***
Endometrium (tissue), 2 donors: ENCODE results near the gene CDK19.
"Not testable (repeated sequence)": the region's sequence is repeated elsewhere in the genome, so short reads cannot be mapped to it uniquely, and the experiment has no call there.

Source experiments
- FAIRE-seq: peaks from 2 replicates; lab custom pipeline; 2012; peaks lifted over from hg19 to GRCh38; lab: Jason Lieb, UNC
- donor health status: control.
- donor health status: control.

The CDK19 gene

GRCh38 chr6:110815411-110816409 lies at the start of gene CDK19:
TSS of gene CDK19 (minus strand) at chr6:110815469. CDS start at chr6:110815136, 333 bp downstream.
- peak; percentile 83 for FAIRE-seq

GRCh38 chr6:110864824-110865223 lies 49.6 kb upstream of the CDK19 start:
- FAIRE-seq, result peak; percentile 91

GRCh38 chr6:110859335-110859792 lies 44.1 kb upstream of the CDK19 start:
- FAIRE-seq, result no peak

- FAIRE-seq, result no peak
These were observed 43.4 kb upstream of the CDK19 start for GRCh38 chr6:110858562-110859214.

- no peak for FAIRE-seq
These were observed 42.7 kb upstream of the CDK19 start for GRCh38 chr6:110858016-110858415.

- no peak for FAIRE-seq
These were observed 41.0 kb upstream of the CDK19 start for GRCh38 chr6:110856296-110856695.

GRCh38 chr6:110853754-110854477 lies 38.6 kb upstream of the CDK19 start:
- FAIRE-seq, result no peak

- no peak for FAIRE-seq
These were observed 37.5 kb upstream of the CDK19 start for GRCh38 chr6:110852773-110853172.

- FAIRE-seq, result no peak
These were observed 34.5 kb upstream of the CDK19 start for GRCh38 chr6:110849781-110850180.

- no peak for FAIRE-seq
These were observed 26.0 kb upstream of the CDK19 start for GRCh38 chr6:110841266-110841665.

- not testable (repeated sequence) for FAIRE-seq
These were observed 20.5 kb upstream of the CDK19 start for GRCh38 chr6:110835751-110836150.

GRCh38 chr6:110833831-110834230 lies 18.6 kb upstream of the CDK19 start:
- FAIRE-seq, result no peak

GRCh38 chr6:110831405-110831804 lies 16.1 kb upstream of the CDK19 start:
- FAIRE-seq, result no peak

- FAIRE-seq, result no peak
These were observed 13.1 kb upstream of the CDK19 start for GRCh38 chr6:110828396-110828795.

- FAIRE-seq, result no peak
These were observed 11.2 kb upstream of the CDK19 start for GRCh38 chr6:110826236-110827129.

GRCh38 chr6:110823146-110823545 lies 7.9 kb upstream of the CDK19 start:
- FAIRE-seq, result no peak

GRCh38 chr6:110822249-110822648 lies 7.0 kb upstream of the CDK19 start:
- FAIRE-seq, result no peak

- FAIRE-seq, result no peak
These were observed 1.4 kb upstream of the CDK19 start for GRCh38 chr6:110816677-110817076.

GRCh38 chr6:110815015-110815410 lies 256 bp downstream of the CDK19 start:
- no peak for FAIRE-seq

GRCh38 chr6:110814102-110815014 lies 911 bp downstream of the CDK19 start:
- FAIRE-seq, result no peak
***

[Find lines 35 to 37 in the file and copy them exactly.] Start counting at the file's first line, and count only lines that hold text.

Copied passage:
- FAIRE-seq, result no peak
These were observed 13.1 kb upstream of the CDK19 start for GRCh38 chr6:110828396-110828795.

- FAIRE-seq, result no peak